The FAI-BLUP is a multi-trait index based on factor analysis and ideotype-design recently proposed by Rocha, Machado, and Carneiro (2018). It is based on factor analysis, when the factorial scores of each ideotype are designed according to the desirable and undesirable factors. Then, a spatial probability is estimated based on genotype-ideotype distance, enabling genotype ranking (Rocha, Machado, and Carneiro 2018). Here we will use the mixed-model mod as inpute data. By default, the selection is made to increase the value of all traits. Change this default with the arguments DI and UI.


fai <- fai_blup(mod, SI = 20)
plot(fai)

Comparing the indexes

The function coincidence_indexes() can be used to compute the coincidence index described by Hamblin and Zimmermann (1986), among the multi-trait indexes implemented in metan. To do that, just use a comma-separated list of indexes as inpute data and inform the total number of genotypes.

coincidence <- coincidence_index(mgidi_index, fai, smith, total = 13)
coincidence
# ---------------------------------------------------------------------------
# Coincidence index and common genotypes
# ---------------------------------------------------------------------------
# # A tibble: 3 x 5
#   V1          V2     index common genotypes
#   <chr>       <chr>  <dbl>  <int> <chr>    
# 1 mgidi_index fai   100         3 H13,H5,H2
# 2 mgidi_index smith  56.71      2 H13,H5   
# 3 fai         smith  56.71      2 H5,H13

We can also produce a Venn plot to show the relationships between the indexes

MGIDI <- gmd(mgidi_index, "sel_gen")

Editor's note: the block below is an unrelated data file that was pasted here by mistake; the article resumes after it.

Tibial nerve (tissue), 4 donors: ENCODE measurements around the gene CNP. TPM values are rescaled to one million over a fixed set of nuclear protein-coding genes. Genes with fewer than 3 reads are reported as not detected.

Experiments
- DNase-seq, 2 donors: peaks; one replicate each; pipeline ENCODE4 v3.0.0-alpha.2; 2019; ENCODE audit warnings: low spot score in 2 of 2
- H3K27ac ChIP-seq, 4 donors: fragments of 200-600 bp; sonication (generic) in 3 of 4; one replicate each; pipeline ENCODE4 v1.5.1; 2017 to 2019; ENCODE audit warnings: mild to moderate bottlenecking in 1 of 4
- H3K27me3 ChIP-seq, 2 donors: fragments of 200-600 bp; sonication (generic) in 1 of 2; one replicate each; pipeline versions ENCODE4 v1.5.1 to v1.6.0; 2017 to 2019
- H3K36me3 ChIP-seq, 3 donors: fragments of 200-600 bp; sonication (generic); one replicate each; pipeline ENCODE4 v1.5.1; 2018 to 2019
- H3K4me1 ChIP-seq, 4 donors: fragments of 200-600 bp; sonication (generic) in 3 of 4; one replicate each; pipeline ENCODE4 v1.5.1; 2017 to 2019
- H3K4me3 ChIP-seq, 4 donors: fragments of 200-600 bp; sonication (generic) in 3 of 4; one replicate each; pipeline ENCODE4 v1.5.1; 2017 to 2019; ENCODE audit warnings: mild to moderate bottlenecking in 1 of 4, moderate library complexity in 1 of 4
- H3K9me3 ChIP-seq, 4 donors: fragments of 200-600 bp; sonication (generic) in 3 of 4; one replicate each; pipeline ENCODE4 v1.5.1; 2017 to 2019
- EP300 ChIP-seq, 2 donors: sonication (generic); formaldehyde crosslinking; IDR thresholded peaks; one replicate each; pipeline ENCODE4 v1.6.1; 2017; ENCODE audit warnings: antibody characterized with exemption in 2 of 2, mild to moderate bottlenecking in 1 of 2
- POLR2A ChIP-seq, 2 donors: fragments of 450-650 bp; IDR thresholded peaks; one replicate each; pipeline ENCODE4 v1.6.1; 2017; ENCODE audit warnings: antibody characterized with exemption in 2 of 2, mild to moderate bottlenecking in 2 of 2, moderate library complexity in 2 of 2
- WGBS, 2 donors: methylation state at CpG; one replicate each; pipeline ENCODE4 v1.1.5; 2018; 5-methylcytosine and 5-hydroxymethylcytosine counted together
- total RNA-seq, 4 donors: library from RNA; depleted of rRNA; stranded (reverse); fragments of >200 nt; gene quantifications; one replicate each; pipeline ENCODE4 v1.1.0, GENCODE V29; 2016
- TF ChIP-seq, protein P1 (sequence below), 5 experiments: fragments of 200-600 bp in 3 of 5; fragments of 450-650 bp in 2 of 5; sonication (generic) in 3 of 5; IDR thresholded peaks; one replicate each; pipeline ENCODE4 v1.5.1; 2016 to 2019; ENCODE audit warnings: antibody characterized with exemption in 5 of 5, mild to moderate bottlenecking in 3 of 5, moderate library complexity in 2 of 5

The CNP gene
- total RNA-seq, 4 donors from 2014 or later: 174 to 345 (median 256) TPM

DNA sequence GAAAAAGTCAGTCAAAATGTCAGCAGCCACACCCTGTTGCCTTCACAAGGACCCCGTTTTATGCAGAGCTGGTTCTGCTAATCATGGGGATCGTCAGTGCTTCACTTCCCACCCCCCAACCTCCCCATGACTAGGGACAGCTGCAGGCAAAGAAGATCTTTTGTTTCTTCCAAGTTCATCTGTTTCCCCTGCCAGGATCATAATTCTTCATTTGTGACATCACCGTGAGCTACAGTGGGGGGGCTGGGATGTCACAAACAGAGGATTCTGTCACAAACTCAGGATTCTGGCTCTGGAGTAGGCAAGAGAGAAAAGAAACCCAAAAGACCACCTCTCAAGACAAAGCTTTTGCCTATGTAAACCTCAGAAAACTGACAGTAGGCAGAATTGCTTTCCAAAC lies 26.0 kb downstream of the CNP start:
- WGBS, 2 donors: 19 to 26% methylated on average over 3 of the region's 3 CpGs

# Class of the model: mgidi
# Variable extracted: sel_gen
FAI <- gmd(fai, "sel_gen")
# Class of the model: fai_blup
# Variable extracted: sel_gen
SH <- gmd(smith, "sel_gen")
# Class of the model: sh
# Variable extracted: sel_gen

# Create the plot
venn_plot(MGIDI, FAI, SH, show_elements = TRUE)


Rendering engine

This vignette was built with pkgdown. All tables were produced with the package DT using the following function.


library(DT) # Used to make the tables
# Function to make HTML tables
print_table <- function(table, rownames = FALSE, digits = 3, ...){
  df <- datatable(table, rownames = rownames, extensions = 'Buttons',
                  options = list(scrollX = TRUE, 
                                 dom = '<<t>Bp>',
                                 buttons = c('copy', 'excel', 'pdf', 'print')), ...)
  num_cols <- c(as.numeric(which(sapply(table, class) == "numeric")))
  if(length(num_cols) > 0){
    formatSignif(df, columns = num_cols, digits = digits)
  } else{
    df
  }
}

References

Hamblin, John, and Maria Jose de O. Zimmermann. 1986. Breeding Common Bean for Yield in Mixtures.” In Plant Breeding Reviews, 245–72. Hoboken, NJ, USA: John Wiley & Sons, Inc. https://doi.org/10.1002/9781118061015.ch8.
Hazel, L N. 1943. The genetic basis for constructing selection indexes.” Genetics 28 (6): 476–90. http://www.ncbi.nlm.nih.gov/pubmed/17247099 http://www.pubmedcentral.nih.gov/articlerender.fcgi?artid=PMC1209225.
Olivoto, T., A. D. C Lúcio, J. A. G. Da silva, B. G. Sari, and M. I. Diel. 2019. Mean performance and stability in multi-environment trials II: Selection based on multiple traits.” Agronomy Journal 111 (6): 2961–69. https://doi.org/10.2134/agronj2019.03.0221.
Rocha, João Romero do Amaral Santos de Car, Juarez Campolina Machado, and Pedro Crescêncio Souza Carneiro. 2018. Multitrait index based on factor analysis and ideotype-design: proposal and application on elephant grass breeding for bioenergy.” GCB Bioenergy 10 (1): 52–60. https://doi.org/10.1111/gcbb.12443.
———. 2018. Multitrait index based on factor analysis and ideotype-design: proposal and application on elephant grass breeding for bioenergy.” GCB Bioenergy 10 (1): 52–60. https://doi.org/10.1111/gcbb.12443.
Smith, H. F. 1936. A discriminant function for plant selection.” Annals of Eugenics 7 (3): 240–50. https://doi.org/10.1111/j.1469-1809.1936.tb02143.x.